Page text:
I think Double Blast is probably one of the worst codename’s I’ve ever seen, it makes no sense, and reads like a couple of words that could be thrown together and not have any issues at the copywriter office. To top it off his character is pretty awful as well, he’s Macgyver or something, and SNEAKY, and got picked on in school. I dunno, his pack in partner’s story is better, he’s a gun nut and destroyed trees at age 8. Who writes this stuff!?!?

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As a figure, it’s decent, the 2001 figures all had this really pasty skin, which was different from the 2000 figures where they all this really vibrant orange skin. The weirdest part of the super pale skin tones of 2001, was the one Black guy released had the same lightening of the skin tone, which made him look ashy as all hell. So I kind of see this figure as Roadblock who’s on a mission to get some lotion. The colouring on the mold is pretty good, in fact the olive drab tank top is perhaps a better look than the v1 Roadblock, as it fits the mold’s Vietnam era motif a lot better. The pants are that weird marbleized plastic Hasbro experimented with, which I have no complaints about, but I think would’ve looked a lot better on all the figures if details like knife straps and holsters were actually painted. He comes with all of the v1 Accessories, except for some reason the backpack was neutered, and no longer has the removable ammo box, nor the peg that allowed Roadblock to carry his tri-pod.

Roadblock is definitely one of the most popular Joes, he was a big part of both the Cartoon and Comic Book. He’s one of my favourite characters, and I love the v1 mold. This version, is especially useful, as he’s no where near as fragile as the 84, but isn’t coloured poorly, or pinheaded, like the rest of the 2000s repaints of this mold tended to be. Character-wise, Roadblock is one of my favourites, and I feel he pairs up well with a lot of other good figures, especially the first Duke. Roadblock was popular in both media portrayals, but they were definitely different. I don’t mind admitting, that I like the idea of Roadblock constantly speaking in rhyme, and if Dio-Stories were still a thing, he’d be receiving a lot of his dialogue directly lifted from raps Willie D. gave on the early Geto Boys records.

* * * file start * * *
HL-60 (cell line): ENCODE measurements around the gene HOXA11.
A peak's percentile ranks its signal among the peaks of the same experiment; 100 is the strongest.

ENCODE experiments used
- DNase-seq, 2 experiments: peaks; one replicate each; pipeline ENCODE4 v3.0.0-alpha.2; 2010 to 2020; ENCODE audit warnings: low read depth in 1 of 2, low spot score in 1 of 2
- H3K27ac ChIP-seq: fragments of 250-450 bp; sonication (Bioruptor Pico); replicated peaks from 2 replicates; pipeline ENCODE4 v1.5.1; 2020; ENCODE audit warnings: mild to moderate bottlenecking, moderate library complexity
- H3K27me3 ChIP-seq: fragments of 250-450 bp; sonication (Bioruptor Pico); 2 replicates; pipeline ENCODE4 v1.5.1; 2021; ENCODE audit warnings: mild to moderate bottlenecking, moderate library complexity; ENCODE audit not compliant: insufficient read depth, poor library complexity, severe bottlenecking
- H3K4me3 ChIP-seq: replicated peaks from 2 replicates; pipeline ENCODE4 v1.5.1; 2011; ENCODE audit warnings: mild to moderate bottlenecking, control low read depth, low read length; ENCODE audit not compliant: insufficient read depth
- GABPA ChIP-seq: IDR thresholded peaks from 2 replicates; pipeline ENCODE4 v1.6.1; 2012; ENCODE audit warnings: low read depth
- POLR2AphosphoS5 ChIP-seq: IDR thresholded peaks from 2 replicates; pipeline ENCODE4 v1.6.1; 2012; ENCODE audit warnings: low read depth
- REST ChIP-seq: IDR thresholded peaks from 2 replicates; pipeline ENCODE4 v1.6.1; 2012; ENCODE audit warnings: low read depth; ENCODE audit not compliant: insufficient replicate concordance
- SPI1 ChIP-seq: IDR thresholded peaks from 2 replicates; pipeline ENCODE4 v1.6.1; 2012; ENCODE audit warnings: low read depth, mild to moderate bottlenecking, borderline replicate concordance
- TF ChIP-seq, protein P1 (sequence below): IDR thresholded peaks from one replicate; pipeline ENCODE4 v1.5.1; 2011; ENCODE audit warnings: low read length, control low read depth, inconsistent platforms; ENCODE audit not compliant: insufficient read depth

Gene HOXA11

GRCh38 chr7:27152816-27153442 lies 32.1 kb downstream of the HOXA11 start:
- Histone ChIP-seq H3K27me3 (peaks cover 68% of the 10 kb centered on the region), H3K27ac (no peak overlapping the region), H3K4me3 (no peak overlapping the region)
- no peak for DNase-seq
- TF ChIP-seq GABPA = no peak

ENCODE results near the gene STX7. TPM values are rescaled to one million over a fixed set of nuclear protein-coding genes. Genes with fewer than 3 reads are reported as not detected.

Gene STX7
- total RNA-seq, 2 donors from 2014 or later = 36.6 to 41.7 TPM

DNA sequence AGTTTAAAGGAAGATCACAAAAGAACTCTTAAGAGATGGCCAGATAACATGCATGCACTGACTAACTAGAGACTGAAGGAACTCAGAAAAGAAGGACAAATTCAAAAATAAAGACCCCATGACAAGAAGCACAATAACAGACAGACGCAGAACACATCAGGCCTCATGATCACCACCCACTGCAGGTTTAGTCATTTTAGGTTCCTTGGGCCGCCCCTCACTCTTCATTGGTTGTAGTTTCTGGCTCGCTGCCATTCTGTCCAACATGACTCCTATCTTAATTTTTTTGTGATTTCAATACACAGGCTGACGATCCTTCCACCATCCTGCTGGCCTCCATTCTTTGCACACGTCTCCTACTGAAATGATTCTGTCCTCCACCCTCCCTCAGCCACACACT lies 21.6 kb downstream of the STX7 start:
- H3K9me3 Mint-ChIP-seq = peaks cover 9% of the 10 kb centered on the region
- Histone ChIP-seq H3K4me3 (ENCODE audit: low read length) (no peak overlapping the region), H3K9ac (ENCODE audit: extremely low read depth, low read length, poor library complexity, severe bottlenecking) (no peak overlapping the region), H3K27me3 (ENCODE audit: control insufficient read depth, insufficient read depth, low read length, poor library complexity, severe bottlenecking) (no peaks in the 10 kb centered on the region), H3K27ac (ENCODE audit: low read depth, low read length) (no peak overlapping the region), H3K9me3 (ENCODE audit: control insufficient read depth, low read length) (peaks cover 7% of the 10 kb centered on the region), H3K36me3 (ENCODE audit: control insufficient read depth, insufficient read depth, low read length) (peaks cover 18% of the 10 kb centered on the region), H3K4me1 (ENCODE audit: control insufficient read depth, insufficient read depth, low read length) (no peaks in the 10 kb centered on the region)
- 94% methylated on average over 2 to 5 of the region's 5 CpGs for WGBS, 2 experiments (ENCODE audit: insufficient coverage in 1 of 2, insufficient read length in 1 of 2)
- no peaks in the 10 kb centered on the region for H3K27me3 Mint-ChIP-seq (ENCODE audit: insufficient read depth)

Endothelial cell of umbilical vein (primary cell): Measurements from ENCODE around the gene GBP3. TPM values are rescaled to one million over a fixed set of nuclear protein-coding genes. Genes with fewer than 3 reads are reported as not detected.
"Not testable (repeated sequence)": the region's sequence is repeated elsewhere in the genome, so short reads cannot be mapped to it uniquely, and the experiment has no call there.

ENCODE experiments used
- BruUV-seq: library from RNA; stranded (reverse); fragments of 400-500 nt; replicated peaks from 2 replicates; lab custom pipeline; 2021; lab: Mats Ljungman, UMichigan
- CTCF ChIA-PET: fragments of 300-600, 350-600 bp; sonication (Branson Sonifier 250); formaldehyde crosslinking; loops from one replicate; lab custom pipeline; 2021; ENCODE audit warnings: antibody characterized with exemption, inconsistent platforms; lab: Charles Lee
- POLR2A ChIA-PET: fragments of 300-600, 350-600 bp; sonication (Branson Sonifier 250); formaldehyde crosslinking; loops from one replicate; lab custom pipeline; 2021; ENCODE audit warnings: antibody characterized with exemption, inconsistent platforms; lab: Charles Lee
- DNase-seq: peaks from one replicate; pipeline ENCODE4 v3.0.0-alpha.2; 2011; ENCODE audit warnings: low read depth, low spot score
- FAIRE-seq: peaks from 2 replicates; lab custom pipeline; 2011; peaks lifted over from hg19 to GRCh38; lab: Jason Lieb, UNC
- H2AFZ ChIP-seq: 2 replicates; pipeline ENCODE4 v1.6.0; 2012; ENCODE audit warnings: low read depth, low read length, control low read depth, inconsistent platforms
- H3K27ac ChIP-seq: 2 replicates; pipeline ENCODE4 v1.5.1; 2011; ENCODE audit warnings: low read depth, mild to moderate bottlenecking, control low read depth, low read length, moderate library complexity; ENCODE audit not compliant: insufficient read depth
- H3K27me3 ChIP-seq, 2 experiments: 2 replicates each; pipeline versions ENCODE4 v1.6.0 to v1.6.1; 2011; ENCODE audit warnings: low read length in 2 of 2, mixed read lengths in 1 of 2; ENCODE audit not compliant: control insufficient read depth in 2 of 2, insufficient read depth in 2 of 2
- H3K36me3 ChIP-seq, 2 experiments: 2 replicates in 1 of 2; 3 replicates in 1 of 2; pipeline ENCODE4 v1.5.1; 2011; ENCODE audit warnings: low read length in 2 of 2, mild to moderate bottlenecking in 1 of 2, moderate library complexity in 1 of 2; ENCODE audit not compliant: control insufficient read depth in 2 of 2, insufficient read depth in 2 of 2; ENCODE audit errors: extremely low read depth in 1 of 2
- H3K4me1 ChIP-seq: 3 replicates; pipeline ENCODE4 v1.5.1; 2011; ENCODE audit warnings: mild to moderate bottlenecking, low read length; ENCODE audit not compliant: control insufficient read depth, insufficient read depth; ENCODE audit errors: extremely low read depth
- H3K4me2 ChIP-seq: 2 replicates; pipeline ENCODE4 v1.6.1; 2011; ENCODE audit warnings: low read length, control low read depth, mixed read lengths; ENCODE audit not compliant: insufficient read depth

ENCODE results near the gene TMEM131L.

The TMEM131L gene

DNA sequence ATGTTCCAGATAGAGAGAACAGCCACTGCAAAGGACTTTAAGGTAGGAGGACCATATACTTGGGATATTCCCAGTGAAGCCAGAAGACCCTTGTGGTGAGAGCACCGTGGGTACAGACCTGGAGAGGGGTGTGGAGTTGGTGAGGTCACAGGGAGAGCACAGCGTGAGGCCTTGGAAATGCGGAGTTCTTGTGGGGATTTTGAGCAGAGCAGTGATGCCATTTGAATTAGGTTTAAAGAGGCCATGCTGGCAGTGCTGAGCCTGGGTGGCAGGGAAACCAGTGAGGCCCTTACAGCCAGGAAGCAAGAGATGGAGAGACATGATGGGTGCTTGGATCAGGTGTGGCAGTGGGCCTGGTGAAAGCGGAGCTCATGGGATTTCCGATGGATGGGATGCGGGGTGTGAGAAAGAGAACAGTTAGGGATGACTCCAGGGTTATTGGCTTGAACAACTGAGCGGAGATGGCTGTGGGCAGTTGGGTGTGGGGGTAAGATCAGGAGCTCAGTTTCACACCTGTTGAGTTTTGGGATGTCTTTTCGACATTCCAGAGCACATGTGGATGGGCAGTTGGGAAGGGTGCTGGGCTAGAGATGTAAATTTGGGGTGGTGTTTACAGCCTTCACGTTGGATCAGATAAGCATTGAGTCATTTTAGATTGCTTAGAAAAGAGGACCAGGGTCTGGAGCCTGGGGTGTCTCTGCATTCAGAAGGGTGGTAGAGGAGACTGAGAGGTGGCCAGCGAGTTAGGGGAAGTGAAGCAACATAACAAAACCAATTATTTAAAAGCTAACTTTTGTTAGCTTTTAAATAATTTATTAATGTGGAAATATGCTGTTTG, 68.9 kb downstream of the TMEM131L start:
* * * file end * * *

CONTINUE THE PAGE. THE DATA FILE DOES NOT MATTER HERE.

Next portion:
Overall, I like this figure, since it’s actually a good rendition of Roadblock, it’s also kind of an epitome of where things went sideways in the Real American Hero Collection, which was a line that was well received, but obviously didn’t stand the test of time. Hasbro was playing a lot of the right notes, but none of them were in the right order.

 

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Fading into Oblivion

Recently, Mike T. wrote a very good essay on G.I. Joe, and how it’s disappearance from retail isn’t due to fear of protests from people upset about micro-aggressions and safe spaces, and rather that things have changed, and Action Figures aren’t what they used to be. I found it to be accurate, and it also made me think of what some of the root problems with G.I. Joe as a brand is, considering that it had 3 pseudo-successful attempts at a relaunch, post 1998.

One thing, is that G.I. Joe is different from any of it’s contemporary properties, as the toyline lent itself to being far more of a world building exercise, than a “Re-enact what you saw on television” playtime. A lot of this I think is due to both the Comic Book and Cartoon being equally as popular, yet, entirely different from each other. I think that is why despite being such a small fandom, it’s produced so much content, everybody has their own vision of G.I. Joe. Lines, like Transformers or Star Wars, don’t really require using your imagination the same way. It’s so damn rigid, it’s almost as though it’s a spectator hobby. It’s probably easier to collect, and explanations are far simpler with “Hey, I really liked the show as a kid, and now Ironhide has a head”. Try explaining how you’ve developed a story where Cobra Commander is a “Cross between Jim Jones and Jim Bakker, hanging out with the Corsican Twins who also happen to be a good metaphor for the Savings and Loans Scandal”. You sound ridiculous!